Printing technology making disposable healthcare materials smart
It has never been easier for patients to stay connected with medical professionals and feel empowered by having their health monitored from a distance. On the other hand, there are growing concerns over the energy consumption of wearables, their cost inefficiency, as well as their storage and waste disposal treatment. The portable and wearable electronics market is in need of a sustainable, low-cost, biodegradable and adaptable technology. Several different substrates have been proposed for flexible electronics. Paper offers many exciting opportunities for wearable electronics because it is cheap, sustainable, disposable, and biocompatible. However, this promising substrate is still at the research stage. Devices such as sensors, energy harvesting and storage systems, photodetectors and transistors have already been demonstrated. Nevertheless, fully printable integrated systems still have not arrived.
Step change in flexible, wearable electronics
The EU-funded WASP project developed and fabricated fully printed sensors that are able to detect pH, humidity and glucose using inks based on graphene and other 2D materials. The sensors were integrated into a near-field communication and Bluetooth transponder chip, then bonded to a circuit board with inkjet-printed components on a paper substrate. The specially designed, integrated system-on-paper is placed inside the hygiene product. The project team designed a user-friendly app to read, store and display sensor data. “We proposed an innovative and recyclable electronic paper-based system that will be applied to disposable healthcare materials such as adult diapers and bandages,” says Gianluca Fiori, a professor of electronics at Dipartimento di Ingegneria dell’Informazione at the University of Pisa, which coordinated the project. “The technology is definitively disruptive.” Project partners successfully demonstrated the wireless, fully printed humidity sensor. It was coupled with a radio-frequency identification (RFID) antenna, where additional printed sensors such as strain and pH sensors made with graphene have also been successfully integrated. Team members also developed suitable inks for the printed sensors. These are appropriate for coupling with a RFID tag to wirelessly transmit the signal to portable devices.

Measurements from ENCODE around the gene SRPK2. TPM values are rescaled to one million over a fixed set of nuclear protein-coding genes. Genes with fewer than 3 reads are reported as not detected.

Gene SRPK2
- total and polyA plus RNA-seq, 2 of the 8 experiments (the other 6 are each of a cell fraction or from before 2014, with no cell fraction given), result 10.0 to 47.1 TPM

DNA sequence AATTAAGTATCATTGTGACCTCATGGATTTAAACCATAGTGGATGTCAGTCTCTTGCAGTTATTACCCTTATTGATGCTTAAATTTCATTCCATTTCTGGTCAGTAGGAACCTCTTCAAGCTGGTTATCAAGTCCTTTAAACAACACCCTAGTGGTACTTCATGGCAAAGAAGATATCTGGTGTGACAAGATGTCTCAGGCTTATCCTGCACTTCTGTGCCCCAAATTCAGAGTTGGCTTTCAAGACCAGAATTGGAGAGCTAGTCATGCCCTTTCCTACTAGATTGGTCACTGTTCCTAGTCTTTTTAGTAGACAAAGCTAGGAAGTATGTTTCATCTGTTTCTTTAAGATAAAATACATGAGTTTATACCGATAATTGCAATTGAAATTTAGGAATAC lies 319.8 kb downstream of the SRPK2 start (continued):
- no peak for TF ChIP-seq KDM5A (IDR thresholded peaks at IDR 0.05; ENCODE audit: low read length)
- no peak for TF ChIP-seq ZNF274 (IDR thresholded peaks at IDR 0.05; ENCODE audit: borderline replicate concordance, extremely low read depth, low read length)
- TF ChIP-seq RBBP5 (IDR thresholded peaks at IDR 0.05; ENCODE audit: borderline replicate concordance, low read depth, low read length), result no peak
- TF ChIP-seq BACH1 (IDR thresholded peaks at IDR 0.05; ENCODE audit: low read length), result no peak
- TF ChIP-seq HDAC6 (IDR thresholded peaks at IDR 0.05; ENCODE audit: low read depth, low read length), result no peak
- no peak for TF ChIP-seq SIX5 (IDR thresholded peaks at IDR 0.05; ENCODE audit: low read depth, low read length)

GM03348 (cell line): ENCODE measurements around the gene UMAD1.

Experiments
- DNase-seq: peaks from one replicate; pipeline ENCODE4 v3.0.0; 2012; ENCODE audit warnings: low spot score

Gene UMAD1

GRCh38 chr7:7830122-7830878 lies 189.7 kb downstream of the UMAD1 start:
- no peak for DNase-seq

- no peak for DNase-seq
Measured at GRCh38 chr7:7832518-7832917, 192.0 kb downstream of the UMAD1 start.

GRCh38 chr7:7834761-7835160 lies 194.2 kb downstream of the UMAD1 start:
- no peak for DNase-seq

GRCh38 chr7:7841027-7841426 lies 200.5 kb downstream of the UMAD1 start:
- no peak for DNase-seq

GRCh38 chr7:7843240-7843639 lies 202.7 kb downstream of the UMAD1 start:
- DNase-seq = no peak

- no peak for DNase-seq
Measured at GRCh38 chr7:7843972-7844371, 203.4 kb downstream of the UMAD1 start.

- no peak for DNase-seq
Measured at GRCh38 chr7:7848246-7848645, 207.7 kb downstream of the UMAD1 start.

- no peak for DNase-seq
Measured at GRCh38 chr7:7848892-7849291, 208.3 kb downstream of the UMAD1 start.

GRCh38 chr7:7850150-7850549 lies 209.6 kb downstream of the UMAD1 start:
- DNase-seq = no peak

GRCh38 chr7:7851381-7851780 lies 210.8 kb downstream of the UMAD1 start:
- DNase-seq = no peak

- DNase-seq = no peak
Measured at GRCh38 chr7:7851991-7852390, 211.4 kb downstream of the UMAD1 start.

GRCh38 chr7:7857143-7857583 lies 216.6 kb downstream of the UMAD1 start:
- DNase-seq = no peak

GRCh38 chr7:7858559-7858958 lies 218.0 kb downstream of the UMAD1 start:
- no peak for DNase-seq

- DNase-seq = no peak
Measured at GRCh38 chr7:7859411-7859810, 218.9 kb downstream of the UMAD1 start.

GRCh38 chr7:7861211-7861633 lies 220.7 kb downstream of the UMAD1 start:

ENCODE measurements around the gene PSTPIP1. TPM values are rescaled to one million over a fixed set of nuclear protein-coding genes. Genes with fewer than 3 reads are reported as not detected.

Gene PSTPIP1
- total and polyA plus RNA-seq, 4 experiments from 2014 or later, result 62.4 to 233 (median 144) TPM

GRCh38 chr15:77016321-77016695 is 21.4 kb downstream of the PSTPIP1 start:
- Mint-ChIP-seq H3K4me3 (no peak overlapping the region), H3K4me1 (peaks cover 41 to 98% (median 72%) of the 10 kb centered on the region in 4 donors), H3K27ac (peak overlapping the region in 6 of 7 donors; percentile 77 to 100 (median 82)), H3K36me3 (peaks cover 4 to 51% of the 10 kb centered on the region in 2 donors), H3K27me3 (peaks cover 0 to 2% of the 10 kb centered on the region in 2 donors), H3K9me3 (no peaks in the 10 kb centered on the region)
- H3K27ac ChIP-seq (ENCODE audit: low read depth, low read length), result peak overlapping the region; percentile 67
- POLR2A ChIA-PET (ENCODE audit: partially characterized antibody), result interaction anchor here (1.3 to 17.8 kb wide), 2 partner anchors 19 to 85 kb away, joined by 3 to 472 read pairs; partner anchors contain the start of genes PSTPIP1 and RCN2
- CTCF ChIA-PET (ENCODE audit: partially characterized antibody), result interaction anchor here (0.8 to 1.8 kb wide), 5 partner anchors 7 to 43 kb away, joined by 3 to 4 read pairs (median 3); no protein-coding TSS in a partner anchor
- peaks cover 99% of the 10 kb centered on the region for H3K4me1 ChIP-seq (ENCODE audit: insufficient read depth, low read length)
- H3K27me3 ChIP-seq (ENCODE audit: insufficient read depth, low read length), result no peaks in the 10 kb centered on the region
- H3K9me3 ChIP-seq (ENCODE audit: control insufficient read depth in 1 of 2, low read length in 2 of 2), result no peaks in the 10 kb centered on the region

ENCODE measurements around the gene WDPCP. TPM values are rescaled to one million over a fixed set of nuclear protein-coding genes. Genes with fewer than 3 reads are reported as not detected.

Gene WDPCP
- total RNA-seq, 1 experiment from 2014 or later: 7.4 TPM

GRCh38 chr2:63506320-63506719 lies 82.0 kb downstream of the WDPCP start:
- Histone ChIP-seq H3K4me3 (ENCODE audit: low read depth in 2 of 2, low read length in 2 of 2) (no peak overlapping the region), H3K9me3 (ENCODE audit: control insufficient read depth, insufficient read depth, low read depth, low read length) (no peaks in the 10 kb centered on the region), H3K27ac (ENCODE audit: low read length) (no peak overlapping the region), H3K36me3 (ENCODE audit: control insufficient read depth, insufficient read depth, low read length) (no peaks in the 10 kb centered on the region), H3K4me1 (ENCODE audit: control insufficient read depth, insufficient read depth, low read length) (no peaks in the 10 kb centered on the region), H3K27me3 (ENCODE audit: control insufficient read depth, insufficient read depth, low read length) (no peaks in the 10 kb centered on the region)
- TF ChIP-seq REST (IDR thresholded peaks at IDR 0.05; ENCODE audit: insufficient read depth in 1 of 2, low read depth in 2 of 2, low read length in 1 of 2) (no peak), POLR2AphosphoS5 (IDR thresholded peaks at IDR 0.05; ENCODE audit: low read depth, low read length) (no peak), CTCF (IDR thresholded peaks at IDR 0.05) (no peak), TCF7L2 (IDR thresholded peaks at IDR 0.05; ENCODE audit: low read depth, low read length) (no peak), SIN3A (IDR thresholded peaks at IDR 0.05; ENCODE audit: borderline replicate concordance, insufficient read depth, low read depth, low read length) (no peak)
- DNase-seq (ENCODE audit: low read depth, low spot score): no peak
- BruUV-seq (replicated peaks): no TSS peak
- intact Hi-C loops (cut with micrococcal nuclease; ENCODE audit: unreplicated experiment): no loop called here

Seeking clean, green electronics
Every year, Europeans produce waste from electrical and electronic equipment at a rate of 10 kg per person. All materials used in WASP were chosen after taking their environmental impact into account. Devices were assembled with standard low-temperature printing techniques that are compatible with paper substrates. These devices have a lower energy footprint compared to standard vacuum technology. The printed systems for wearable healthcare monitoring were produced by exploring a broad range of printable materials, from 2D crystals to organic materials. “The technology was based on an environmentally friendly process and addresses the needs of a future circular economy and for cheap, flexible and lightweight multi-functional electronics,” explains Fiori. The project contributes to the Commission’s ‘Towards a circular economy: A zero waste programme for Europe’. “WASP technology can unleash unprecedented opportunities in the flexible electronics market, enabling a wide variety of applications,” concludes Fiori. The innovations could be exploited beyond the healthcare industry. One notable example is the smart labelling of foods and beverages.
WASP, electronics, sensor, paper, wearable electronics, substrate, healthcare